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Italian Bank Could Fund Novatek's Giant Arctic LNG 2 Project

Maritime Activity Reports, Inc.

October 22, 2021

File image: Novatek

File image: Novatek

Italy's biggest banking group Intesa Sanpaolo could help fund Novatek's Arctic LNG 2 project even as some European governments show lukewarm support for the giant Russian gas project.

"We are studying the dossier ... though no decision has as yet been taken," Antonio Fallico, chairman of group unit Banca Intesa Russia, told Reuters on Wednesday.

Fallico said the bank had been invited to look at the financing deal by SACE, the state-owned Italian export credit agency.

"If the bank decides this project does not breach our policy in some way we'll do it," he said.

In September, Novatek CEO Leonid Mikhelson voiced concern that European governments were not keen on helping the company in the face of environmental opposition.

A group of mostly Green Party lawmakers from the European Parliament in May urged the leaders of Germany, France and Italy not to support the project due to climate change concerns.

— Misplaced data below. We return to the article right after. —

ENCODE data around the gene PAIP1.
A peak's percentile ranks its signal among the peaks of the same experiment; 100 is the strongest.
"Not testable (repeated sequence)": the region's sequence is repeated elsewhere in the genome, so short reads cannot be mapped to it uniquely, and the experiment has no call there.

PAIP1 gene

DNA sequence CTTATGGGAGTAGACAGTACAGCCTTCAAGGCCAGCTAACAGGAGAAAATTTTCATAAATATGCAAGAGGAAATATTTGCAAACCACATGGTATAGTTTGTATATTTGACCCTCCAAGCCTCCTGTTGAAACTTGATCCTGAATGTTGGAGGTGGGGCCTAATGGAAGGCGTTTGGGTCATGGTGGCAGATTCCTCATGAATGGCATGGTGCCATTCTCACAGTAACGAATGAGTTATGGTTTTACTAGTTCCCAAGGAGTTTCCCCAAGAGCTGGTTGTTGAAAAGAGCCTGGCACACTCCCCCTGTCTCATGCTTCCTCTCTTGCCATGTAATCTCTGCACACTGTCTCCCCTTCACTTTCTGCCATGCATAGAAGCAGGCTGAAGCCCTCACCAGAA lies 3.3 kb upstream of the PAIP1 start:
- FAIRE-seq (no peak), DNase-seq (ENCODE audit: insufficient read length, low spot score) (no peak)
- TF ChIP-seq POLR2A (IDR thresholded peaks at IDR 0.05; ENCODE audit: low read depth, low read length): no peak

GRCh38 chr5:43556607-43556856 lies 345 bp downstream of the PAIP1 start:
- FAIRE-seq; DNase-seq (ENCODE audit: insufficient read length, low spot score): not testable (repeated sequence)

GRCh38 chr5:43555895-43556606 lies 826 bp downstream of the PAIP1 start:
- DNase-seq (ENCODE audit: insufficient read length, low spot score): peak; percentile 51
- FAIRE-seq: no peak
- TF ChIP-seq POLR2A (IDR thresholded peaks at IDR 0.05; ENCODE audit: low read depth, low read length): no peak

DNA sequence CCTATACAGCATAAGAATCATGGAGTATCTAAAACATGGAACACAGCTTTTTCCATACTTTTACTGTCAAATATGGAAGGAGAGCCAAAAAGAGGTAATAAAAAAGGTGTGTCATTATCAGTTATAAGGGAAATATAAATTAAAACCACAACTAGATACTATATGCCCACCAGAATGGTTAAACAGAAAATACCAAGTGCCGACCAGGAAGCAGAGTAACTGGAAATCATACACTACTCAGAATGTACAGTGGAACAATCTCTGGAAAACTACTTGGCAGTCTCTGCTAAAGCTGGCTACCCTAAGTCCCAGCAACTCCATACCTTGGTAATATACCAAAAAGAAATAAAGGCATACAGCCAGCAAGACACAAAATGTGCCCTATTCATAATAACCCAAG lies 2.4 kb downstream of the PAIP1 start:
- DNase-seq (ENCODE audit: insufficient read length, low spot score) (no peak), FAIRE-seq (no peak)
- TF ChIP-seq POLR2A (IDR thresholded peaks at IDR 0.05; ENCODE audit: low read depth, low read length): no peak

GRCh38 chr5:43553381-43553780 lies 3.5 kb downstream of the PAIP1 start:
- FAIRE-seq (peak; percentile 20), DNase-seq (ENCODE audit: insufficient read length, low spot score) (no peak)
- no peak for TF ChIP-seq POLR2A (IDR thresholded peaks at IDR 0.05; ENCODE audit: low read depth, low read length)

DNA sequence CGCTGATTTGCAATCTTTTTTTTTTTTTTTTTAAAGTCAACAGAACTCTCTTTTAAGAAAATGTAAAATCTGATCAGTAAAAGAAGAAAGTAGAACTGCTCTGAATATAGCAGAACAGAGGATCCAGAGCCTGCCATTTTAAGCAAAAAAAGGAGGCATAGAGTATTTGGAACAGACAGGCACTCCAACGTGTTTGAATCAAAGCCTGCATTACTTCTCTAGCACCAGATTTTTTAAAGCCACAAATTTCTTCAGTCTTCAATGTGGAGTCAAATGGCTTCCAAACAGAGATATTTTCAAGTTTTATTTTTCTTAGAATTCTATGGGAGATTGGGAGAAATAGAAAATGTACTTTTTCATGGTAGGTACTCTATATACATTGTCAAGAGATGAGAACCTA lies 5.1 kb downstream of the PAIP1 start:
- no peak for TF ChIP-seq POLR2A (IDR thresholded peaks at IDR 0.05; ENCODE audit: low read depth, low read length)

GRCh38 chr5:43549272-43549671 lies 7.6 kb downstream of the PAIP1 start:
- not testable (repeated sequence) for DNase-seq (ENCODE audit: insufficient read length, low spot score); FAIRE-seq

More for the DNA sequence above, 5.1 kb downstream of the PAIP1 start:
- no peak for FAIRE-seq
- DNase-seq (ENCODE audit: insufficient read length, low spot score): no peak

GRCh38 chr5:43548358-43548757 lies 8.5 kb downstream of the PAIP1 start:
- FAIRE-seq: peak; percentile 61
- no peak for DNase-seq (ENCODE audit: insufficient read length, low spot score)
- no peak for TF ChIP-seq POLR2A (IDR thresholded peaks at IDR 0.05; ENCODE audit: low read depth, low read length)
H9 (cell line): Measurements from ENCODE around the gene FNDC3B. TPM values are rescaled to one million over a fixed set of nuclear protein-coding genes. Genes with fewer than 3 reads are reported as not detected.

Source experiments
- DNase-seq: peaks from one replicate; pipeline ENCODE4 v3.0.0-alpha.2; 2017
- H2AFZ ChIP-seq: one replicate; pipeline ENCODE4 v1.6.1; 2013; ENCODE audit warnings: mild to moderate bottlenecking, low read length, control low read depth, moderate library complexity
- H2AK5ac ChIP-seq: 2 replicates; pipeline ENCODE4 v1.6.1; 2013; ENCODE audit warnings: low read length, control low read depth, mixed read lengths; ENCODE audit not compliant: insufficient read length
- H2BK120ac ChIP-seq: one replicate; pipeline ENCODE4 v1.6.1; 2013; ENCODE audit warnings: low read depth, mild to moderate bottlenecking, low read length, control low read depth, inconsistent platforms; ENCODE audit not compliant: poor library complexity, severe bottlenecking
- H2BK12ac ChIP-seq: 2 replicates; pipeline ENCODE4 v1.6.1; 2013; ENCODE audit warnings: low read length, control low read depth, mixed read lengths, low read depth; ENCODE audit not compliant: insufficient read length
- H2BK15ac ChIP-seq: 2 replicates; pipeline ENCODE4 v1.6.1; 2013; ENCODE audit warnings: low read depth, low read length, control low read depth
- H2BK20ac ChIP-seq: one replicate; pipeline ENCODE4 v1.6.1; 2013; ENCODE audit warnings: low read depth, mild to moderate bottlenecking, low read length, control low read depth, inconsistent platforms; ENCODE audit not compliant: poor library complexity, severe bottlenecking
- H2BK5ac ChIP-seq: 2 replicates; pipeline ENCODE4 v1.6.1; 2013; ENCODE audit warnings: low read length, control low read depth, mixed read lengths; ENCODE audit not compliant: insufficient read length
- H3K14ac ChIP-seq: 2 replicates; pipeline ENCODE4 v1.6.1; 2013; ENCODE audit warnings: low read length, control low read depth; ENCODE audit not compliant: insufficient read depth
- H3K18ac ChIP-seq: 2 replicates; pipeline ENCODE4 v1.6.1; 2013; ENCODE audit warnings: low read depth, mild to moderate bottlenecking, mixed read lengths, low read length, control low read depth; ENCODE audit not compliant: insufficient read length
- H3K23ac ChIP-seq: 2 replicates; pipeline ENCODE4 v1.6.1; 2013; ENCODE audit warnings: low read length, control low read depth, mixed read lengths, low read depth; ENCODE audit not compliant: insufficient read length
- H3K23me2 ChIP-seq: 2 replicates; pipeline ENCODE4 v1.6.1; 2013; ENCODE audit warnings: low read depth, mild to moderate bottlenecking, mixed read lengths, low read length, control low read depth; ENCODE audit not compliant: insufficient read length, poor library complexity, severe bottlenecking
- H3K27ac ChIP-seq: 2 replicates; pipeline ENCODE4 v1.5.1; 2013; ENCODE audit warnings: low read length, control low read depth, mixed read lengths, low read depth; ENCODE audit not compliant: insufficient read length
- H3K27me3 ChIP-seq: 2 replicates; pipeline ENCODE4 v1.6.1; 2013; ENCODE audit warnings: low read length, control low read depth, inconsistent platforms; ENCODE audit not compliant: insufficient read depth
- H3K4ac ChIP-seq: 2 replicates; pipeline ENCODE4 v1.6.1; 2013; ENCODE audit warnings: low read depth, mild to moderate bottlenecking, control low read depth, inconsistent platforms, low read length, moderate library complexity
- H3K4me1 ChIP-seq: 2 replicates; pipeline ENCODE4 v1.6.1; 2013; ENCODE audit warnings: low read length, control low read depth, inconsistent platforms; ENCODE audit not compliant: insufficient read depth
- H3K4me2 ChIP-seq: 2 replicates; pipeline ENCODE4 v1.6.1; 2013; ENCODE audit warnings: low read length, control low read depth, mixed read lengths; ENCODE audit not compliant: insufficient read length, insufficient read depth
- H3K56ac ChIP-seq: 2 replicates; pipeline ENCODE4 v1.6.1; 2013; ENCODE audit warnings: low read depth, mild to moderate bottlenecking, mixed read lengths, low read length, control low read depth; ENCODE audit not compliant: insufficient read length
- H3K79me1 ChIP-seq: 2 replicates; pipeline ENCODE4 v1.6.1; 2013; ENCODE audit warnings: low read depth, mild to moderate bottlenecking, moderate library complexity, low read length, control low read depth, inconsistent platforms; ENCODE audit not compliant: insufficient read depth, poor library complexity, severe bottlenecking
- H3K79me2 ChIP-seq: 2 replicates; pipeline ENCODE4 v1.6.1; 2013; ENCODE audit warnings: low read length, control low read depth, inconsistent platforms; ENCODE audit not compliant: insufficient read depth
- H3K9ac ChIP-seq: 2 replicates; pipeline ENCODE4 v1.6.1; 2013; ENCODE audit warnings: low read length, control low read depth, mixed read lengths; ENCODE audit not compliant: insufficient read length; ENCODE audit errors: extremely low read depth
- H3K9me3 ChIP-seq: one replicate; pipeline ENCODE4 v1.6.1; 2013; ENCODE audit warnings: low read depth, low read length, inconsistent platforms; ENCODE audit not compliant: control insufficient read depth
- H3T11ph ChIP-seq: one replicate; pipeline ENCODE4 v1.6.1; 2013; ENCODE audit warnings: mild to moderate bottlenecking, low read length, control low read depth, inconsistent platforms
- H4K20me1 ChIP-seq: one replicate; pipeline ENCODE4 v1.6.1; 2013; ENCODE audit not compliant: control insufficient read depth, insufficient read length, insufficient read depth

"This project is 96-97% decarbonized... we're talking of gas, not oil," Fallico said.

Earlier this year, Novatek shareholders approved external financing of $11 billion for the Arctic project, expected to start production of liquefied natural gas (LNG) in 2023.

The $21 billion project, which received final investment approval in 2019, is expected to reach full capacity of almost 20 million tonnes per year in 2026.

In October, top management at Russia's largest LNG producer visited Rome to canvass support.

Mikhelson said in September Novatek had credit lines open for a third of the total financing from Russian banks, adding Chinese and Japanese banks could provide the rest.

The pressure on institutional investors from climate lobby groups to stop funding fossil fuel companies has intensified markedly in recent years.

Fallico said Banca Intesa was also looking at funding projects in Russia to build hydrogen production plants.

Russia has ambitious plans to become a world leader in the production of so-called blue and green hydrogen, targeting a global share of 20%. (Reporting by Stephen Jewkes; Editing by Valentina Za and Mark Potter)

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